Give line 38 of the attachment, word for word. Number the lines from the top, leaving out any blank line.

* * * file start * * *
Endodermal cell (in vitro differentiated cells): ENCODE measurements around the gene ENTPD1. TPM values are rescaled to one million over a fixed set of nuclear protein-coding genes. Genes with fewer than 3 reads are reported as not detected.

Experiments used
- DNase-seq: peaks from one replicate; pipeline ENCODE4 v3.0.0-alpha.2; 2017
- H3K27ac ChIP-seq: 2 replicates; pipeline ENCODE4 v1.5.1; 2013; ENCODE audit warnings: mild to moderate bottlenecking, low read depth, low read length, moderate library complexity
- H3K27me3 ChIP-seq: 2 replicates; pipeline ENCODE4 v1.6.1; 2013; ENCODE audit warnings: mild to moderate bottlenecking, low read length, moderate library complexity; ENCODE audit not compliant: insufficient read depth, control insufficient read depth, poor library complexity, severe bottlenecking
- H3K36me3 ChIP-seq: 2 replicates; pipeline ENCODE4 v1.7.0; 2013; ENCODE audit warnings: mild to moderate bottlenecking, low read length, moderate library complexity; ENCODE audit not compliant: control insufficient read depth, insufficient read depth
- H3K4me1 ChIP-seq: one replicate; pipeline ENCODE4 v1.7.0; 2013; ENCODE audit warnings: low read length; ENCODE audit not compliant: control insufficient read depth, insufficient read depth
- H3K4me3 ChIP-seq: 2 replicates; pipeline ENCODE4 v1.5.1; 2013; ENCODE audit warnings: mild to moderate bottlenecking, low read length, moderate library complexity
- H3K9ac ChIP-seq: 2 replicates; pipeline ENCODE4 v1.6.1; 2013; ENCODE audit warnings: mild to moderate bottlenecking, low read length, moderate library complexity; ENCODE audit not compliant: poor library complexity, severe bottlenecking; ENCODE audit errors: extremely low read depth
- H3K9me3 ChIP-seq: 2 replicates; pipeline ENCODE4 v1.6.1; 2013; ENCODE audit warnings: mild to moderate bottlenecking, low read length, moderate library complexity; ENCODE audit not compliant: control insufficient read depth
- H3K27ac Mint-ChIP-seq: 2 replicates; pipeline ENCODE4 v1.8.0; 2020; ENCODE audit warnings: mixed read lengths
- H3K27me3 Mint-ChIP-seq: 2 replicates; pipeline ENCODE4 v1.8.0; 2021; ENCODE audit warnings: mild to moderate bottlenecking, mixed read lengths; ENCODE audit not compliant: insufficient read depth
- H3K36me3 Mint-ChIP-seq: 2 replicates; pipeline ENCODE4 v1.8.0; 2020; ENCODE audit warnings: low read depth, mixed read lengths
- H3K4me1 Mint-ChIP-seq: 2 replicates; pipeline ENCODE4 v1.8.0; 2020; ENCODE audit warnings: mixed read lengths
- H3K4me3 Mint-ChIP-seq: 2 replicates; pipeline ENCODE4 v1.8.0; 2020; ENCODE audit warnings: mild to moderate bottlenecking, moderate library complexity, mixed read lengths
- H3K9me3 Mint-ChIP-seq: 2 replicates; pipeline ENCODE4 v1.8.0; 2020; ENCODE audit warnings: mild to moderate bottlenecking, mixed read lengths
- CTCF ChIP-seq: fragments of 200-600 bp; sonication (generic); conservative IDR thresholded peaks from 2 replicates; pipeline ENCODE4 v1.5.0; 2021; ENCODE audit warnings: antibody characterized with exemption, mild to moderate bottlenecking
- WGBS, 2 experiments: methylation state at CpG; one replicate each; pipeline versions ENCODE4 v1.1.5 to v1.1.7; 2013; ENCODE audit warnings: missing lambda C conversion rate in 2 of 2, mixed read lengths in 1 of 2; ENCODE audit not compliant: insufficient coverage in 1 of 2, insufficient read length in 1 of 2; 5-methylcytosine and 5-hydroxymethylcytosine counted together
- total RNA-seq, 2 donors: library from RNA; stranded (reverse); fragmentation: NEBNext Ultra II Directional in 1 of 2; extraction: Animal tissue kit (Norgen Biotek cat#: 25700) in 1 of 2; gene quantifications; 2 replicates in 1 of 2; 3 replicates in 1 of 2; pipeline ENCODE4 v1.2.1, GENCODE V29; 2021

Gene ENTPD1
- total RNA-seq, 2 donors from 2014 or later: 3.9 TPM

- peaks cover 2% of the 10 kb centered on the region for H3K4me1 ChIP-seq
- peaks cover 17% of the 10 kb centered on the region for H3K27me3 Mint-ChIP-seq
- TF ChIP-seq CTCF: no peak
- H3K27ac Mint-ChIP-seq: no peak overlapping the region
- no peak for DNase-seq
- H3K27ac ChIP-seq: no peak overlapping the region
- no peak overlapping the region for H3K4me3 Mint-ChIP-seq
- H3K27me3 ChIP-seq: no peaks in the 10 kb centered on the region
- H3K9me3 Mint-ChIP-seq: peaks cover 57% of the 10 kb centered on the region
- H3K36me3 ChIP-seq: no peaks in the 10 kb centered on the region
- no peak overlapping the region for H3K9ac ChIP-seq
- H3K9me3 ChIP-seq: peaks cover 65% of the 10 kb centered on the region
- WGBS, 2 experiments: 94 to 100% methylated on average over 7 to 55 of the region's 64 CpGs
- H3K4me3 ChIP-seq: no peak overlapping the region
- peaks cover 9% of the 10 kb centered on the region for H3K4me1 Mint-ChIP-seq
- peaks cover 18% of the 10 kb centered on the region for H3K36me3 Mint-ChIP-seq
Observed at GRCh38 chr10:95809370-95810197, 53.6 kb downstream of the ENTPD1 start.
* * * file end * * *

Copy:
Observed at GRCh38 chr10:95809370-95810197, 53.6 kb downstream of the ENTPD1 start.